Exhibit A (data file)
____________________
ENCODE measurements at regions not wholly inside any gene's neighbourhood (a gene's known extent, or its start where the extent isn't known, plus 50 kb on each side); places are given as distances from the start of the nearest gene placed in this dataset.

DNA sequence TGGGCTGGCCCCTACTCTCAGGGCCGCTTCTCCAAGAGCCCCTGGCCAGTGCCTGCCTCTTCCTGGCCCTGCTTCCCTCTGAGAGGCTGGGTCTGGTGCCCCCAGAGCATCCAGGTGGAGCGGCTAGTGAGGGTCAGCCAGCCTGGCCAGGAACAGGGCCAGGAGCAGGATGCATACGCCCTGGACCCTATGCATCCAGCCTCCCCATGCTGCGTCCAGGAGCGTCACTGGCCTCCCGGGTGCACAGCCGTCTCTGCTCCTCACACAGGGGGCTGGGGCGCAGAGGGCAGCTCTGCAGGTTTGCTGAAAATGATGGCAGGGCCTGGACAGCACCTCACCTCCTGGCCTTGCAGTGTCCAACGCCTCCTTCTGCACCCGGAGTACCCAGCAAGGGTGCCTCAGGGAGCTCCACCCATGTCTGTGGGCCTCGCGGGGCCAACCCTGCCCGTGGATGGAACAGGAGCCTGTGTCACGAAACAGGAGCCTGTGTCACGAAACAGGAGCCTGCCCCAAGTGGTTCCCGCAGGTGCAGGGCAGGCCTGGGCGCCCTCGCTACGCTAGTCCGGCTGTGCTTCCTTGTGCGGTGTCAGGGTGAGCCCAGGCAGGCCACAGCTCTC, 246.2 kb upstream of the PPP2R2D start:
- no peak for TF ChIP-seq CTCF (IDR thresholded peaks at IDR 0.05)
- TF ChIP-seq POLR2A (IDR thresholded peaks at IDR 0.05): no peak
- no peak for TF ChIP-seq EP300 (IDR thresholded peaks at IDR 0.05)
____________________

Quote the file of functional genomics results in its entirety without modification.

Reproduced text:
ENCODE measurements at regions not wholly inside any gene's neighbourhood (a gene's known extent, or its start where the extent isn't known, plus 50 kb on each side); places are given as distances from the start of the nearest gene placed in this dataset.

DNA sequence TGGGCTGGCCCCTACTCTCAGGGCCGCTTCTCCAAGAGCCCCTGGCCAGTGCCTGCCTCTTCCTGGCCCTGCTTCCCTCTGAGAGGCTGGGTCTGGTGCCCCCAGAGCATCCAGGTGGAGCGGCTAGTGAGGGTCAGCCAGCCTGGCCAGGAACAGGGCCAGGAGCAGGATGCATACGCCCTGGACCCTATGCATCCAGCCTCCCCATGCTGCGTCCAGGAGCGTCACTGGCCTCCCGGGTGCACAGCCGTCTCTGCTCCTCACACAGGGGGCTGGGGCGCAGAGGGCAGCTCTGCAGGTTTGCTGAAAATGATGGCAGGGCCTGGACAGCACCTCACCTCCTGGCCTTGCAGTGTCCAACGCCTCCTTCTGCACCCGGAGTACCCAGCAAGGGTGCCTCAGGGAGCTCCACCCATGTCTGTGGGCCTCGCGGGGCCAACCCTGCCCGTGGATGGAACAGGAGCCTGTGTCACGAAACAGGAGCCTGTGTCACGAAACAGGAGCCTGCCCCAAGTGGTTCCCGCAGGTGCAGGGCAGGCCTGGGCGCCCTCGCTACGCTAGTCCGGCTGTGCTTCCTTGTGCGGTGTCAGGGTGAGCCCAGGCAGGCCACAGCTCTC, 246.2 kb upstream of the PPP2R2D start:
- no peak for TF ChIP-seq CTCF (IDR thresholded peaks at IDR 0.05)
- TF ChIP-seq POLR2A (IDR thresholded peaks at IDR 0.05): no peak
- no peak for TF ChIP-seq EP300 (IDR thresholded peaks at IDR 0.05)